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A Tuscan Retreat: Palazzo Brandano

Far removed from the hustle and bustle of nearby Sienna, Petroio is tiny Tuscan town perched on a hill. It has a butcher, a baker, and a cash machine that doesn’t work. It has a church, a school, and a clinic with a doctor who comes once a week. There, in a sandstone fortress, Palazzo Brandano manages to blend 4-star service with the coziness of village life.

By Joann Biondi


Far removed from the hustle and bustle of nearby Sienna, Petroio is tiny Tuscan town perched on a hill. It has a butcher, a baker, and a cash machine that doesn’t work. It has a church, a school, and a clinic with a doctor who comes once a week. It has one narrow road that meanders past Etruscan walls that date back to the 12th century. And aside from the occasional satellite dish, it looks exactly as it did hundreds of years ago.

There are no busloads of tourists clutching copies of Under the Tuscan Sun. There are no stylish leather boutiques, wine tour operators, or ceramic shops screaming for attention. It is an Old World working village that is so authentic it’s almost surreal—a medieval knight on horseback could come charging through the town and not look out of place.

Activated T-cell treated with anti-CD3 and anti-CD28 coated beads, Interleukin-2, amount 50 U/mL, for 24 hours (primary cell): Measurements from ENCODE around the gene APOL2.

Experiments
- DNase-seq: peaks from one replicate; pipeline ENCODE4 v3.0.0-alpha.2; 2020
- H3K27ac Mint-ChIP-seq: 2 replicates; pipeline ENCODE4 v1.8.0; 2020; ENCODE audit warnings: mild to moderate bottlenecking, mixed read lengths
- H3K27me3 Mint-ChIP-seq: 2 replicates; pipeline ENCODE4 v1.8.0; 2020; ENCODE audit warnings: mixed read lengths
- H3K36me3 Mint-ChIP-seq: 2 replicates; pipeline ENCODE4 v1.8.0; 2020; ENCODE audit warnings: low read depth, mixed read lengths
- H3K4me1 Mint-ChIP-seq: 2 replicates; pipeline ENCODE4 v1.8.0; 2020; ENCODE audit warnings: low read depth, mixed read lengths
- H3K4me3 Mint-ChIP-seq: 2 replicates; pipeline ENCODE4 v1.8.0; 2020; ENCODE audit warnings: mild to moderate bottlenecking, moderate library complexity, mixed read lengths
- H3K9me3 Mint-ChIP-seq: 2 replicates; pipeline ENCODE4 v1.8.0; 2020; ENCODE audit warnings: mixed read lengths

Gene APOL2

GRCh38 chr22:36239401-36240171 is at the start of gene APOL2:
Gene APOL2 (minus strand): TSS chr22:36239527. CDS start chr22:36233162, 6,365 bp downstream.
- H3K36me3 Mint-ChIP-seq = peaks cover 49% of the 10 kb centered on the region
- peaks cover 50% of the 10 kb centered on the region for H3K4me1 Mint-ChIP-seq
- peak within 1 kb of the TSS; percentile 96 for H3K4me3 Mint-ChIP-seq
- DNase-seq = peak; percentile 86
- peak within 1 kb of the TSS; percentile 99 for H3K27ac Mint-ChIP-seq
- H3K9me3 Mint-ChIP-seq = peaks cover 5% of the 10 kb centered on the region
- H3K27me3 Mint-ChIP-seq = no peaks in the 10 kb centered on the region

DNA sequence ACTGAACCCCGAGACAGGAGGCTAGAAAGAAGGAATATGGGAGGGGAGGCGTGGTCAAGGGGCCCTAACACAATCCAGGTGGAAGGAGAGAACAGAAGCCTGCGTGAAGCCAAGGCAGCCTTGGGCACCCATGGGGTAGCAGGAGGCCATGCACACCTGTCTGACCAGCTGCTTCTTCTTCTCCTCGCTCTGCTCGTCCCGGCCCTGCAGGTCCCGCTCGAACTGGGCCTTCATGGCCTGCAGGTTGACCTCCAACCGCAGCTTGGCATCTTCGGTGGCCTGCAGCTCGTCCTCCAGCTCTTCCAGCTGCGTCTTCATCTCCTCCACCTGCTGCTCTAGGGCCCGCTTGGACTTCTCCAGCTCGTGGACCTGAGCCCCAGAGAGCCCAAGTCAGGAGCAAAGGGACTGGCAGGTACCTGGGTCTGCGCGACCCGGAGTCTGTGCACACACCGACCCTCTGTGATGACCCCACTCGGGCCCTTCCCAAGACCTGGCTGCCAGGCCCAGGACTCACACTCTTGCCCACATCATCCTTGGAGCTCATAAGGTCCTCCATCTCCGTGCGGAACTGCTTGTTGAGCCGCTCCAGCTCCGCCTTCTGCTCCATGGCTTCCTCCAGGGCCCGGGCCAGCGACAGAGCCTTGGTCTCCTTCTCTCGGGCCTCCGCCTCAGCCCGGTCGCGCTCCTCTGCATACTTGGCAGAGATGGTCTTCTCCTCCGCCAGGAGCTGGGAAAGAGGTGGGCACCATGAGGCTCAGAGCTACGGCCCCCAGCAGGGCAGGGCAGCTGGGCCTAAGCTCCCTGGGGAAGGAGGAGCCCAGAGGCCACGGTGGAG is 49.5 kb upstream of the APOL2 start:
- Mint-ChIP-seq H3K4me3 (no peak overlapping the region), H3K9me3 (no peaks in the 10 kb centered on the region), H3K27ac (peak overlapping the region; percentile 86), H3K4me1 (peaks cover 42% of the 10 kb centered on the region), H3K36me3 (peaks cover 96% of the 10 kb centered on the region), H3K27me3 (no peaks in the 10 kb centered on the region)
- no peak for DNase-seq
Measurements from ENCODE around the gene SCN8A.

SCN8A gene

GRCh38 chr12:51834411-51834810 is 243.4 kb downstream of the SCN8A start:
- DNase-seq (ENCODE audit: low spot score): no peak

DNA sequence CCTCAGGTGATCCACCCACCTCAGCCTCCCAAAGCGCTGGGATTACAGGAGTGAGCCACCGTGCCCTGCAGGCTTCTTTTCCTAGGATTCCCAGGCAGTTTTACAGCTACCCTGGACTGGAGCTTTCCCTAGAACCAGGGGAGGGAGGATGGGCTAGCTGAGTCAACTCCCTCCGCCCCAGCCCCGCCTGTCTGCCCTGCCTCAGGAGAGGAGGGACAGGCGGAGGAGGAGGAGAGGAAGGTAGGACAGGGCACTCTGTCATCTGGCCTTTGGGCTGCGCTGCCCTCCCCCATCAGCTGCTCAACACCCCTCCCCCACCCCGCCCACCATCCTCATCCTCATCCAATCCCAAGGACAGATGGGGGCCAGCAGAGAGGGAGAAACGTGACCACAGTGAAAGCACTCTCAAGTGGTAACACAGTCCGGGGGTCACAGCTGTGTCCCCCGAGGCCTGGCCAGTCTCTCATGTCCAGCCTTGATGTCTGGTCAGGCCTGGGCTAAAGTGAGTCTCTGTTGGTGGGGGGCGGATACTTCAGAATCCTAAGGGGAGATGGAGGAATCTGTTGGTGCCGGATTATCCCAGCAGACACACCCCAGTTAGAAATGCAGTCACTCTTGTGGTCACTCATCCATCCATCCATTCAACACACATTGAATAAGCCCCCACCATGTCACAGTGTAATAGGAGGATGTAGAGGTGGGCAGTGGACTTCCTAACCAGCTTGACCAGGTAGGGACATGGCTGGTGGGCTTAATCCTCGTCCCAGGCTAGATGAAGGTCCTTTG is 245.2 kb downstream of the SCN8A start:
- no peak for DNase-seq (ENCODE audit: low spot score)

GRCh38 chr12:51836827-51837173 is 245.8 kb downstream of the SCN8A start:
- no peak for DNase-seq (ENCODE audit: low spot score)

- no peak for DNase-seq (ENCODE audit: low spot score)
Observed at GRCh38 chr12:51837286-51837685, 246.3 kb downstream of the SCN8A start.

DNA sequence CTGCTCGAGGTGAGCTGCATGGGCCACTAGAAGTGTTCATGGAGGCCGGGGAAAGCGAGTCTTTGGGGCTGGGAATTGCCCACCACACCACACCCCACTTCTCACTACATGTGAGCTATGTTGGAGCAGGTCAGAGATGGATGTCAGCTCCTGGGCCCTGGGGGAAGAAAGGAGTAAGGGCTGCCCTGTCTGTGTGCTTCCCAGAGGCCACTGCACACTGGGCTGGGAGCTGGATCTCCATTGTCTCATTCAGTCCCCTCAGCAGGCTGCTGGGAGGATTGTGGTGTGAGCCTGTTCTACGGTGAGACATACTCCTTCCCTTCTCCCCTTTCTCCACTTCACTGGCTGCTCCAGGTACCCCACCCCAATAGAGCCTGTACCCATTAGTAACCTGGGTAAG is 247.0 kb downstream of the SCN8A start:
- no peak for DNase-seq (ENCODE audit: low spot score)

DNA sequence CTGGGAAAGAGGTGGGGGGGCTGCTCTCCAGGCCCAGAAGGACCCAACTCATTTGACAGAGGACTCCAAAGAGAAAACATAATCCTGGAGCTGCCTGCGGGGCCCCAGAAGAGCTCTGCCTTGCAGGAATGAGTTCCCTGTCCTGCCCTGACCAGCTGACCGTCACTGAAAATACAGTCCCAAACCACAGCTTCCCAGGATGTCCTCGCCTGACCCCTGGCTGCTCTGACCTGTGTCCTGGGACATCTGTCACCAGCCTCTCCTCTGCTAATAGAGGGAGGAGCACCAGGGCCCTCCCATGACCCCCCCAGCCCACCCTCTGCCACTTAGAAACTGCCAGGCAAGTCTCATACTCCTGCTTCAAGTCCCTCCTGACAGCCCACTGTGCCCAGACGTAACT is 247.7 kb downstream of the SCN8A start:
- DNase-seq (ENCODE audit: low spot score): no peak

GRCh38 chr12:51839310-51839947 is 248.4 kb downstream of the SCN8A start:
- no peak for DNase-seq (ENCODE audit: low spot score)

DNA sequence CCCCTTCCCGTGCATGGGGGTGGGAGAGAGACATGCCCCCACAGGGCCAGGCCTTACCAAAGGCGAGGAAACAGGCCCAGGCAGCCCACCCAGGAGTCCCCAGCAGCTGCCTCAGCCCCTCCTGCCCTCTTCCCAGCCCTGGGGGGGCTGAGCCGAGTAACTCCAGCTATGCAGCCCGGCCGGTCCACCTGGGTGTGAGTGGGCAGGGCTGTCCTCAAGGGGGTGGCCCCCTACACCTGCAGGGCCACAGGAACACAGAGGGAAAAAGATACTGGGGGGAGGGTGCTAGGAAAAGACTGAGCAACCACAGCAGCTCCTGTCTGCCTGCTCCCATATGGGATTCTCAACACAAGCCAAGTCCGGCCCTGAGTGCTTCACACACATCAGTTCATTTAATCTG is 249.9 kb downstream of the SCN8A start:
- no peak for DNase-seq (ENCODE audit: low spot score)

It does, however, have a one of the finest hotels in the region with a restaurant that has impressed local Tuscans who know the difference between a fine meal and a mediocre one and are not shy about pointing that out. Since it opened last spring, Palazzo Brandano has made a name for itself as a great place to come home to after a day of touring more intense Tuscan towns full of cafes and crowds. And it is quickly putting tiny Petroio on the Traveling-through-Tuscany map.